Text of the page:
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We may have erred in tying ‘juju run’ into the hook serialisation pattern. A command being run this way is no more likely to interfere with a hook execution than a cronjob going off, or an admin using SSH to get to the machine and run the command.

Perhaps juju run should ‘just do it’? Then it could be as fast as any sort of parallel SSH or rocks-cluster method. I would think carefully about the architectural implications, maybe go back to the source fo hook serialisation in the first place, but my gut feel is that juju run is orthogonal to hook executions and so doesn’t need to be serialized.


My experience with “Rocks Clusters” was extremely attractive, expressive and efficient working with large numbers of hosts.

Have a look here for reference:


rocks run host [host…] {command} [collate= string ] [command= string ] [delay= string ] [managed= boolean ] [num-threads= string ] [stats= string ] [timeout= string ] [x11= boolean ]

That tool allowed me to work on many hundred of nodes to determine consistency across machines, execute commands on many nodes and be able to quickly find nodes with “deltas” or that was in some way or the other different than expected. I really miss that tool. It was fantastic and I thought for a long time that “juju run” would be the tool that could replace it good enough. It turns out that it doesn’t.

Now I have to perform massive amount of looping with ssh etc. This becomes very cumbersome if not impossible when every login takes about 2 seconds x 200 nodes = 400 seconds per command. Which is not practically useful.

“juju run” is too dangerous to even execute because of the issues I raised above.

So, perhaps a new command could be introduced

juju run-host

which would rip off the “rocks run host” command model :wink: There is no shame in ctrl-c ctrl-v others great work! Lots of attribution to those guys that worked up that thing.

Just look at the beautiful “delay” parameter. When executing on a large number of hosts - if you execute a command in parallel - you basically can easily “Ddos” your system - for example if you issue a “id ubuntu” and have an LDAP server that suddenly gets slammed with 2000 sub-second instant ldap queries coming from 200 servers. The delay parameter gives the person issuing the commands some help in avoiding massive problems in other parts of the system due to this very efficient tool. Beautiful.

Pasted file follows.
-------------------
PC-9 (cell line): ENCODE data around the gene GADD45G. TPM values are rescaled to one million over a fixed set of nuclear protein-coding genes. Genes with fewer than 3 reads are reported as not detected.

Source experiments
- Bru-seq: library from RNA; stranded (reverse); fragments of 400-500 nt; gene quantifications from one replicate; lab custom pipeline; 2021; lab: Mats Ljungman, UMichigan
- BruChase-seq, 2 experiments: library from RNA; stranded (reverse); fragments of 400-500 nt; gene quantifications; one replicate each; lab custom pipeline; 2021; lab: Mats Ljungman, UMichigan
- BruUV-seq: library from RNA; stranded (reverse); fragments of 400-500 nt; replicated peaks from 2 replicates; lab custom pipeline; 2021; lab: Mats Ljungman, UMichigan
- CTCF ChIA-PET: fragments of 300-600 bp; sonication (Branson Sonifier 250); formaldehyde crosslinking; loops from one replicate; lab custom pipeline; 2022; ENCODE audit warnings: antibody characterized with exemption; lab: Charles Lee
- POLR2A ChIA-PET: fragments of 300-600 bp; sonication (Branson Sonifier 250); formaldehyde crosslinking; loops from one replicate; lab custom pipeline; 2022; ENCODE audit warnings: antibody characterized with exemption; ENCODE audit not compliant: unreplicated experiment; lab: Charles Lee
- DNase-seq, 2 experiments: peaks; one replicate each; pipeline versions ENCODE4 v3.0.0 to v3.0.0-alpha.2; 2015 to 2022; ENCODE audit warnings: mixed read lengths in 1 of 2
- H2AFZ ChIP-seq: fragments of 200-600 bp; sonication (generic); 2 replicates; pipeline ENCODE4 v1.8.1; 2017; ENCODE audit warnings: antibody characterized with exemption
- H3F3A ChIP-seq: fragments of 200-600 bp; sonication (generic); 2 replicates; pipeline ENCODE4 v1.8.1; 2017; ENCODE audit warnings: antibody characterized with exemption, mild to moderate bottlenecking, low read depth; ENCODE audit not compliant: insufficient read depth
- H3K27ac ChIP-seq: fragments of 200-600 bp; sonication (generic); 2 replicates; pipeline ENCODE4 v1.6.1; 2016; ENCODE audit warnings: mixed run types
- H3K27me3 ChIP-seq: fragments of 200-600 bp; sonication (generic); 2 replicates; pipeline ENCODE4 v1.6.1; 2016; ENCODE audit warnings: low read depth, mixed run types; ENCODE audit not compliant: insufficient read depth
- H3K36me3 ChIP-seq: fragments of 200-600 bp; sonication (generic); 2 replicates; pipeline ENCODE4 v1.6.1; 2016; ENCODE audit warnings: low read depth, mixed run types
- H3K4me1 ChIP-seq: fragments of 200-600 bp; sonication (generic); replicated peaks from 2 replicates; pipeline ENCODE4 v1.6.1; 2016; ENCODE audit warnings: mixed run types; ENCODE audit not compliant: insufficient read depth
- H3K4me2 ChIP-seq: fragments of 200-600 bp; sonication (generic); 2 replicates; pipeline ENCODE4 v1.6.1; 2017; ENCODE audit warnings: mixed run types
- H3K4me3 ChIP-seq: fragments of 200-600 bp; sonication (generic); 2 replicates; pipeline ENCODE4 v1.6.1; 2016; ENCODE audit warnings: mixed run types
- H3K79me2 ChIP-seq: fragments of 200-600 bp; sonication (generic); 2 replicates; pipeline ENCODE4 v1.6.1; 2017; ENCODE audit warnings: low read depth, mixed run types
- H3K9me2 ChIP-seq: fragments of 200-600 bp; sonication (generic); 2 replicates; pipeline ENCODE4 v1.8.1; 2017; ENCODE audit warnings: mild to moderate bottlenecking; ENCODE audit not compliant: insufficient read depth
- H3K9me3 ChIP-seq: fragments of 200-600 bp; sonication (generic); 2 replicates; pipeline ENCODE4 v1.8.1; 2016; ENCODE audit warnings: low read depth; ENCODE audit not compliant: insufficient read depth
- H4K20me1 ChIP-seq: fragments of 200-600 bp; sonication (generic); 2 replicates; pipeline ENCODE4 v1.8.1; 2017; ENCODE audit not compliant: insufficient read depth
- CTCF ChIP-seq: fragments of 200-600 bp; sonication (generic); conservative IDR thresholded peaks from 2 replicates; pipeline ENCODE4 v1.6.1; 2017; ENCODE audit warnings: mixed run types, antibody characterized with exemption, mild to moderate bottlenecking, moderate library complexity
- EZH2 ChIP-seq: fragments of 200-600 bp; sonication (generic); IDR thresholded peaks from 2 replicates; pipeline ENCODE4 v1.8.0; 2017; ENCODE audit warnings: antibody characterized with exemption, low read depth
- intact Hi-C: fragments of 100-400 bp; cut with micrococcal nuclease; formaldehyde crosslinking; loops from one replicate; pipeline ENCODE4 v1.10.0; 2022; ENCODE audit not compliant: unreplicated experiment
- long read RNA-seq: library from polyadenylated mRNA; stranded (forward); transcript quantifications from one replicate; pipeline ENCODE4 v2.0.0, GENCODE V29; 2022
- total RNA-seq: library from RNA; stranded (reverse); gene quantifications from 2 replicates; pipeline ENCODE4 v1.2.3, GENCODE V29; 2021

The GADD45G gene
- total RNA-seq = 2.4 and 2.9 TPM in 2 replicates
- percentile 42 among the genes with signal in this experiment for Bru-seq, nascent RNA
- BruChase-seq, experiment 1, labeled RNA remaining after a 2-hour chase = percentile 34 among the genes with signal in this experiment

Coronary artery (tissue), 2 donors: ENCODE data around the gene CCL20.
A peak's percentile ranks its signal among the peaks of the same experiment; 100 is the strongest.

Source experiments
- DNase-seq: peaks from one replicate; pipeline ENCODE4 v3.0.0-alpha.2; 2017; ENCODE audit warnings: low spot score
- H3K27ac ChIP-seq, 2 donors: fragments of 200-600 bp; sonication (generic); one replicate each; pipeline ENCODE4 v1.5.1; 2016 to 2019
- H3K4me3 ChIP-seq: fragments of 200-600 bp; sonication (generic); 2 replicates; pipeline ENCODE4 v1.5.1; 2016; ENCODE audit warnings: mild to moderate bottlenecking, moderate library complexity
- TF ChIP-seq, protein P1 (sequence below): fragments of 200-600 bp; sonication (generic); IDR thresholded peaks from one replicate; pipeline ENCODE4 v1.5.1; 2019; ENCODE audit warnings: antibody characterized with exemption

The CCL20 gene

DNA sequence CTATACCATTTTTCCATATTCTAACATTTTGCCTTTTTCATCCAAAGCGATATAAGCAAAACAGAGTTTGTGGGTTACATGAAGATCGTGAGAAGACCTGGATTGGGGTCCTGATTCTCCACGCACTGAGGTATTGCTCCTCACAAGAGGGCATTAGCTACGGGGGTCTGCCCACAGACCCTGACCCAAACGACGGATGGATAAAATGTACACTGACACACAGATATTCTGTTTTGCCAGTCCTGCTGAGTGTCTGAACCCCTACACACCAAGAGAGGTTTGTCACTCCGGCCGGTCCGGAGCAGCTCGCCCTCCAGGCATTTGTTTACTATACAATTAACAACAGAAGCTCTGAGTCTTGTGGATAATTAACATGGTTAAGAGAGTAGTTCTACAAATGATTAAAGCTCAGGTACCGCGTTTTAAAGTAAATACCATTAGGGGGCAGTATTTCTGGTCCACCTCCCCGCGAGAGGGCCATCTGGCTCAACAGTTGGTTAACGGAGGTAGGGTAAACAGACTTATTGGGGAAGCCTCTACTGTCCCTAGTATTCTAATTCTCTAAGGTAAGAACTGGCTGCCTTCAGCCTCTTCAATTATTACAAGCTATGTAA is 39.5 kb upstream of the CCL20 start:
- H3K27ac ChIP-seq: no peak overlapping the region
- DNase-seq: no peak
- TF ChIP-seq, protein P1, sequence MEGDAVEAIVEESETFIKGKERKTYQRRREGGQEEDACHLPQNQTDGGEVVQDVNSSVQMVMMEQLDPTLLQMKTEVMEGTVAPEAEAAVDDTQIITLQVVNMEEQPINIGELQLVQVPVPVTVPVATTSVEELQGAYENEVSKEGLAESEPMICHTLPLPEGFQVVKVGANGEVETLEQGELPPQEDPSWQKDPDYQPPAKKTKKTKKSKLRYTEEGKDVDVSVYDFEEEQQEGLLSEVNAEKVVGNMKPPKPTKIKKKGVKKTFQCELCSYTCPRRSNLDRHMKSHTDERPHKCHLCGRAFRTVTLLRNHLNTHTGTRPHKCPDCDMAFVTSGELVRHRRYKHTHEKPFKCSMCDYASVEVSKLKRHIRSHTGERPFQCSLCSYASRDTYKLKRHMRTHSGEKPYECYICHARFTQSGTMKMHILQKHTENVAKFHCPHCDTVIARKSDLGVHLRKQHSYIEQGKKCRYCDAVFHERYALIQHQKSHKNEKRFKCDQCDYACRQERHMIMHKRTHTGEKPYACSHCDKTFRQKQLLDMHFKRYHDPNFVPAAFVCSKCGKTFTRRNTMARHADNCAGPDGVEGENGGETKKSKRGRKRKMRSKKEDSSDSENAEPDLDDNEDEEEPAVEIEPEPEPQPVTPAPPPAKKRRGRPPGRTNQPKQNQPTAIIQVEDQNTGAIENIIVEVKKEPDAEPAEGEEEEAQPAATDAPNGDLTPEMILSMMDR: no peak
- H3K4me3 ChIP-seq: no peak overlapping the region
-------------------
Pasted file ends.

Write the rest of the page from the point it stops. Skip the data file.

One thing that’s been on the todo list is to enhance the juju run CLI UX to adopt the new Actions V2 workflow.

This provides amongst other things:

  • running the entire set of scripts in the background, grouped as an operation
  • a non yaml output option which is just stdout/stderr from the script
  • results are recorded as scripts finish
  • better query capability for completed and pending operations

The backend implementation is pretty much done (as it’s already used for Actions V2) - the main effort is some facade work to expose the relevant methods and CLI changes to use the new API calls. Maybe we can get something done soon once other 2.9 work gets finished.

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Please take into consideration the stuff from Rocks Clusters. Those developers did get many things right, from long time experience with the complexities of running on large scale systems, which is reflected by the command line options for “rocks run host”.

For examle the ‘collate’ option, to get a header on what host returned what result for easy parsing and comparison of results.
Extremely useful when I need to check if a setting or command returns consistent results over the whole system. etc.

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Just wanted to share that I totally agree with @erik-lonroth, I also really miss something similar to the rocks run command. In OpenStack and HPC deploys the models tend to be quite big, but still running commands targeting many or all machines or units based on some criteria is part of my daily work.

Many times this doesn’t really have anything to do with the charms deployed at all, instead it is just “unrelated” run once operations stuff to be carried out or checked on a subset of the model, like:

  • Install package xxx on all units of a specific application
  • Run some command on all non-LXD machines to verify InfiniBand link status

I have usually ended up creating a set of small bash scripts that loop through the output of juju status and then issues commands with juju ssh. Works, is not elegant, is also slow on 100+ units but tracking progress and result is easy.